The creative director duo at CHE Proximity on how they begin a creative process and the impact of their early years in the United Kingdom on their careers
Cass Jam and Fee Millist partnered up as a creative team at CHEP in 2020 where they’re now creative directors. Cass started her career in Sydney before moving to Leo Burnett London and leading campaigns for McDonald’s and Kellogg’s. With a career spanning close to a decade, Fee honed her craft in Sydney, working at the likes of Saatchi & Saatchi, DDB and BWM. Their work has been recognised at every major award show from One Show to D&AD, Cannes to Spikes.
Cass&Fee> We complement each other's personalities - Fee is the more introverted observer, Cass is the extroverted orator. And we compliment you, your outfit is fire today.
We get along so well there is a chance we were separated at birth. A very, very slim chance given we were born in different countries, on different days, in different years, to different parents, but a chance nonetheless. Although we come from different worlds, the key thing we have in common is a complete and utter respect for the other's brain. A close second to that is our shared sense of humour and fierce ambition (it’s a tied second).
Fee> What is a person? Am I a person? How do you know? Are we all living in the simulation and in reality I’m just a houseplant hooked up to some wires waiting for my next drink of water? Are we just dolphins that grew legs and forgot how to eee eee eee click click eeeee? Am I the kind of creative who likes to think about and question the question? AM I? AM I? Please water me now.
When I’m not questioning my existence, I enjoy doing embroidery which is sort of like colouring in, except the crayons can, and will, stab you.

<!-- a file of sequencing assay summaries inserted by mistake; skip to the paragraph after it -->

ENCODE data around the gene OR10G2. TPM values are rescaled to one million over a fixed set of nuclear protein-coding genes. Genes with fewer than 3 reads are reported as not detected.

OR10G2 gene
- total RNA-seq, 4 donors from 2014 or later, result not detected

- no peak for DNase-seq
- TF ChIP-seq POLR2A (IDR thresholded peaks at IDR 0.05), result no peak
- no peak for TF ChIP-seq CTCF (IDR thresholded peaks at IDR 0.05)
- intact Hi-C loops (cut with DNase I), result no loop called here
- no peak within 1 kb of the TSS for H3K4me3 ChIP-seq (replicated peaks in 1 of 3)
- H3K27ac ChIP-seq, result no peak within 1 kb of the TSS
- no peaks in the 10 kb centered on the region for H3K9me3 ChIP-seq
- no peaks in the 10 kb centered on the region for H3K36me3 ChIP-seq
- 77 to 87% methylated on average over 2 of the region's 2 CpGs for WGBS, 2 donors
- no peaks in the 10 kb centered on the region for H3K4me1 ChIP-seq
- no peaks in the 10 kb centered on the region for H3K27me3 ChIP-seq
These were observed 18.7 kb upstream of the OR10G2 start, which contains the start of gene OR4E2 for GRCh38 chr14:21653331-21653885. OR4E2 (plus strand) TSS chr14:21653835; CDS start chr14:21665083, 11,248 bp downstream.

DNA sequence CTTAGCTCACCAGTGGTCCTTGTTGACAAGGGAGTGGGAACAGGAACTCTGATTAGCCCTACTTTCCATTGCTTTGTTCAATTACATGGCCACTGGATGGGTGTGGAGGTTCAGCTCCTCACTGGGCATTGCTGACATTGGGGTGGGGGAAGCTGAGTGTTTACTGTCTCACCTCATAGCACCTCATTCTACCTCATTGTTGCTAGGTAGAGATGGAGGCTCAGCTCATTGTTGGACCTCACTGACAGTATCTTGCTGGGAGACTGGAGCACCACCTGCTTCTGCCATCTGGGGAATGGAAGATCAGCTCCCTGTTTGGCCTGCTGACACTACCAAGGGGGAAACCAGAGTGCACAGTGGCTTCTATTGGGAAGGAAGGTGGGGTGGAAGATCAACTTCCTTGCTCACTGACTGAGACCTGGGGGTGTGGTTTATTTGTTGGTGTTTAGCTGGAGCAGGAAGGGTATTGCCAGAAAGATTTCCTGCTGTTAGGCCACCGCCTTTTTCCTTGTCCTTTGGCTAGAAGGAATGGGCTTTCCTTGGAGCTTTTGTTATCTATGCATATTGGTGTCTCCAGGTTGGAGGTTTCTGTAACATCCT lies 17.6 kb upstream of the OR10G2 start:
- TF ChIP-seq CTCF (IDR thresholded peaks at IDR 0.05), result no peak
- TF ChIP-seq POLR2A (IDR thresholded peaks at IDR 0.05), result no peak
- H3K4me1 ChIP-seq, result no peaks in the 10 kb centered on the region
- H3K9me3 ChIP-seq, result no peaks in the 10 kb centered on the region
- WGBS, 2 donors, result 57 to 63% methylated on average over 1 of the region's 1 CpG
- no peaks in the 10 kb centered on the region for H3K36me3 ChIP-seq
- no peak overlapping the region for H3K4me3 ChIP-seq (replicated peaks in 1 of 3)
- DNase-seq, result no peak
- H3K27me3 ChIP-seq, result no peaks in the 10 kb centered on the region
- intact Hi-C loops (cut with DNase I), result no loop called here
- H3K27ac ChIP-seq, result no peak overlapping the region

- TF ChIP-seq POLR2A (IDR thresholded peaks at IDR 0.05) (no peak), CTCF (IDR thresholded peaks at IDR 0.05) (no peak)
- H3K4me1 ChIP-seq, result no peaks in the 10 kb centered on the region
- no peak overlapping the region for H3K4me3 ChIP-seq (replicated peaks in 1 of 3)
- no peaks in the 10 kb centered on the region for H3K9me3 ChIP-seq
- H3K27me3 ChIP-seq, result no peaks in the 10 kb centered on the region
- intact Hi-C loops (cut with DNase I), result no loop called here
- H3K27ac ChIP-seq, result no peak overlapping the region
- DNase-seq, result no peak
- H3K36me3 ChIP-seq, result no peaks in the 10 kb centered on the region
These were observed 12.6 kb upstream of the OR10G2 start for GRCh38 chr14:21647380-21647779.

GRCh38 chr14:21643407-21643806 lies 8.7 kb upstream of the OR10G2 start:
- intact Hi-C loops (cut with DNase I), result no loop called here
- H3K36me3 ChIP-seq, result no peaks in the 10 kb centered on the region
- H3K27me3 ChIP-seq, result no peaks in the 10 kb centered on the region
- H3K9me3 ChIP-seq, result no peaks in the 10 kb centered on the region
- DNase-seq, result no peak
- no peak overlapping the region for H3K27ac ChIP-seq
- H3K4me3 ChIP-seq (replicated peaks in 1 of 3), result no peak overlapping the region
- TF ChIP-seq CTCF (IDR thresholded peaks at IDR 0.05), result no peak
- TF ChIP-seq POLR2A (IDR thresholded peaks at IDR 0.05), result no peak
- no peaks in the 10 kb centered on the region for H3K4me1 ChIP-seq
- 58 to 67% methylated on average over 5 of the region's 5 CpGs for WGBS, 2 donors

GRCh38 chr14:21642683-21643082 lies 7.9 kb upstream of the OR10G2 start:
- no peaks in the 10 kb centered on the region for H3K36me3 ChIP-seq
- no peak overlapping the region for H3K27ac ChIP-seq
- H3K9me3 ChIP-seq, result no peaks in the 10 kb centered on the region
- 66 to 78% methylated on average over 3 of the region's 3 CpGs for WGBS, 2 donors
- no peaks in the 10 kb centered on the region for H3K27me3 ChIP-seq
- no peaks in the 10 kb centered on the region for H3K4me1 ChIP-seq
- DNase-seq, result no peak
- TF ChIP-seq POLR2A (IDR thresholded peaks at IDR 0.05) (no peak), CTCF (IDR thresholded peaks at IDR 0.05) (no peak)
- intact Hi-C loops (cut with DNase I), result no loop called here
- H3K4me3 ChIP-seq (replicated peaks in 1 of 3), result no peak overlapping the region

Cass> To me, creativity is a lot like athletic ability. Some people are born natural athletes, some have to work at it. Being the fastest runner in primary school won’t get you to the Olympics unless you keep working at it. And being the slowest runner doesn't mean you’ll never make it. Creativity is a muscle that gets stronger the more you flex it.
I started singing in a band the same year I started advertising. It’s a creative outlet that has nothing to do with art directing. Whether it’s writing lyrics, belting out songs, or playing guitar (badly), music making soothes the soul.
Cass& Fee> The best work is based on true insights. This is something that will never change, the insights may change as society progresses, and culture shifts, but advertising’s reliance on them will not. Insights are at the centre of all good ideas, they’re just executed in 4D now.
There’s a lot of work we’ve done that lives up to this. Some of our favourites include: putting CPR instructions on rash vests (the one item of clothing all Aussie kids wear in the water), making doggy haute couture with IKEA bags, writing a kids’ book to destigmatise IVF and launching a Samsung phone with a pair of jeans that Apple users can’t wear. Some were more worthy, some more irreverent but all were grounded in real insights.
Fee> What Cass said.
Cass> What Fee said.
Cass & Fee> Shhhhh. Can you hear that? It’s the sound of us both thinking. We like to kick things off with some quiet/headphones-on time, individually interrogating a brief before we come together to collaborate with anyone. We’re not precious about where an idea comes from, but we are hard on the craft of its execution.